Why testing should be about getting your feet wet
When it comes to designing and developing successful products, quality plays a pivotal part in the process. Effective testing ensures the product achieves the ambitions that stakeholders desire.
Your approach to development often determines how testing is conducted, either phased, concurrent, or otherwise but the role of the tester is clear: to test every possible instance and outcome to ensure quality is embedded into the product.
“Quality is never an accident; it is always the result of intelligent effort.” John Ruskin.
But what does this mean in practice?
Let me set the scene for you: rain is sheeting down like wet bricks, I’m soaked, slipping about and sinking with each step into thick mud. In one hand, a bell-shaped sensor. In the other, a mobile device running an app. Through thick gloves, I’m trying to plug the sensor into the phone while keeping it out of the wind and rain.
I manage to jam the cable into the socket! I try to tap the app’s connect button with my off-hand. It’s a struggle as the button is tiny and my thumb is slipping all over the wet screen. The phone wriggles and slides like an eel in my hand. I can’t grip it and press the button.
I balance the sensor precariously on my boot, trying to keep the phone out of the rain and jab at the buttons. ‘No connection’ appears on the screen. I unplug it, plug it back in. Another stab at the button. Nothing. ’No connection’ the device smugly returns.
The sensor in one hand, phone in the other I stomp back across the field and into the warm, mercifully dry office.
I sit beside my team and report back: ‘the button is too small. The colours have poor contrast and are difficult to read outside. We need to explain what ’No connection means’ and give the user support to get it working’.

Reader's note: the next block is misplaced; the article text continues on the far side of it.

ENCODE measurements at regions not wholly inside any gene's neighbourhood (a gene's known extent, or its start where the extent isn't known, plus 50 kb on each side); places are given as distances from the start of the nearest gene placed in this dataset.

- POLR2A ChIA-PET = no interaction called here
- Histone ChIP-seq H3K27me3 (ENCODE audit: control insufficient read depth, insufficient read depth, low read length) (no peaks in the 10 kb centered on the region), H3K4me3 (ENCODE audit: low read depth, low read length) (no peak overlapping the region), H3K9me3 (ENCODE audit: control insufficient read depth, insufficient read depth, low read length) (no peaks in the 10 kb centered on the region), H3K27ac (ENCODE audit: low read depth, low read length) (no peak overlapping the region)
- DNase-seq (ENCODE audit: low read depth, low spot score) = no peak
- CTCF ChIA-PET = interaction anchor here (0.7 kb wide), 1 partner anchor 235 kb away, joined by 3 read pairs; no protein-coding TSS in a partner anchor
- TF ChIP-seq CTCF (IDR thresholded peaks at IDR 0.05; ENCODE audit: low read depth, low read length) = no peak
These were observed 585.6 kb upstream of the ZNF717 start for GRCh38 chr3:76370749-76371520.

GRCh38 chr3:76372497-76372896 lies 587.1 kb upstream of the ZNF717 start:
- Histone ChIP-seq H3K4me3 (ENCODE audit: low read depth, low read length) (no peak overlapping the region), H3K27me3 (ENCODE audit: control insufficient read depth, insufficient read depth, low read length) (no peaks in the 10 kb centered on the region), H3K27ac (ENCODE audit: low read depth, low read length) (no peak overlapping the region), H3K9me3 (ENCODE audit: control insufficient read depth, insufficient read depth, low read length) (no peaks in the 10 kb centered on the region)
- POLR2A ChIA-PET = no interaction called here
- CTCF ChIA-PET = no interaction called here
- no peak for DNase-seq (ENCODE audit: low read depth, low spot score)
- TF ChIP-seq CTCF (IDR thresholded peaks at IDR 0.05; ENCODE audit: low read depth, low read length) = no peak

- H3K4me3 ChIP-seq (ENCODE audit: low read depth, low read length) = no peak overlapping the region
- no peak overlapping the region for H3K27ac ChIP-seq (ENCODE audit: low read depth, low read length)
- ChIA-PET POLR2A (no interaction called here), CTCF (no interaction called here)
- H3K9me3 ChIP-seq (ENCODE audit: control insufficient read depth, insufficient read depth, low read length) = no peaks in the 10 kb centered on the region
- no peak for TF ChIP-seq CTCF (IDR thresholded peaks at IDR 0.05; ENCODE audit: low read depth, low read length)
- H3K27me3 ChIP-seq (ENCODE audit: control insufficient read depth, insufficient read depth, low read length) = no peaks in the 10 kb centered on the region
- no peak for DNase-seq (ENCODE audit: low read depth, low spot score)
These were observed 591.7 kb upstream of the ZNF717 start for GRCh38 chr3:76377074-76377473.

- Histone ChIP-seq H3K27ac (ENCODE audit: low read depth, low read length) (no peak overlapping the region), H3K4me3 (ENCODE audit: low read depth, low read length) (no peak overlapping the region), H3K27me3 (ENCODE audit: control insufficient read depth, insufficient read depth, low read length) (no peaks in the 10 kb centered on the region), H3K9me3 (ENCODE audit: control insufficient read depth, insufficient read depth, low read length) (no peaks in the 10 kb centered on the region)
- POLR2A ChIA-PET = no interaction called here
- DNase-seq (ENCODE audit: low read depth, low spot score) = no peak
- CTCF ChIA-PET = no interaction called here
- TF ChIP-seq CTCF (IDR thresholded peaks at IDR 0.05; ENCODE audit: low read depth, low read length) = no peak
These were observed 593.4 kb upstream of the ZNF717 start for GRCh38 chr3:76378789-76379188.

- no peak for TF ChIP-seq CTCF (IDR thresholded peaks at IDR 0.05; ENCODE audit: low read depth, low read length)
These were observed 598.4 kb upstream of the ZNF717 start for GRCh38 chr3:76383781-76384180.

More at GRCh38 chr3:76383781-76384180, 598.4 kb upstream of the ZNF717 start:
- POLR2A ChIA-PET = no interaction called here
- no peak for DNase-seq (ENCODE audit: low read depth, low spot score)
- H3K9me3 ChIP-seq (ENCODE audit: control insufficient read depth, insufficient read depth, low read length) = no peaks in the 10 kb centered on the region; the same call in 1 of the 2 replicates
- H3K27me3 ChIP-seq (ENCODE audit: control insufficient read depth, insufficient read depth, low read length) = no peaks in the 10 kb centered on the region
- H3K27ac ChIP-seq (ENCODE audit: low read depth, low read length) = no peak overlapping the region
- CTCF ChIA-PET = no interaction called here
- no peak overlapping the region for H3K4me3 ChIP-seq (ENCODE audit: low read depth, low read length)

Testing literally, in a field
That’s what testing really is. Some might say standing in a thunderstorm in a muddy field is bonkers. I call it acceptance testing. As testers have to embody the customer, (literally) in the field. By testing in the customer environment we expose problems with the software that you just don’t see outside of it. It’s part of our QA manifesto to meet and exceed customer requirements. If the button to connect is only 5 pixels wide and is too small for me, it’s too small for our customer. If the button is grey, on a slightly less grey background, it’s hard to see so we must make the UI clearer.
By performance testing the product in the field, we discover how delicate the connection process is. We know to add more resilience – partial connections? Loose connections? Unplugged mid-connect? Unplugged and plugged in before the app is ready? All these scenarios should be tried under the conditions the user will operate in.
We learn we need to give the user feedback: what if the device is connecting and because we disconnected too early – we reset a ‘retry’ timer? How can we inform the user of this? Can we handle the behaviour without providing endless alerts and notices?
What we learn by putting ourselves in the field improves the usability, reliability, resilience and quality of our products; and we can ask ourselves that all-important question: does this app achieve the ambition it was created to achieve?
Testing is not about writing test cases in a warm, dry office. It’s about getting your feet wet for the customer.
Article by Nick Kirby – Head of Test
If you’d like to find out more about our processes and delivery methods at Dootrix you can always drop in to see us on the Farm or at the Mill. Let us know! email@example.com
Subscribe to our newsletter for free advice delivered to your inbox on a fortnightly basis.
Agile perspectives: the planning meeting
As a scrum master, I am usually asked all kind of questions about agile as a methodology. Some people explain to me why agile doesn’t really exist and […]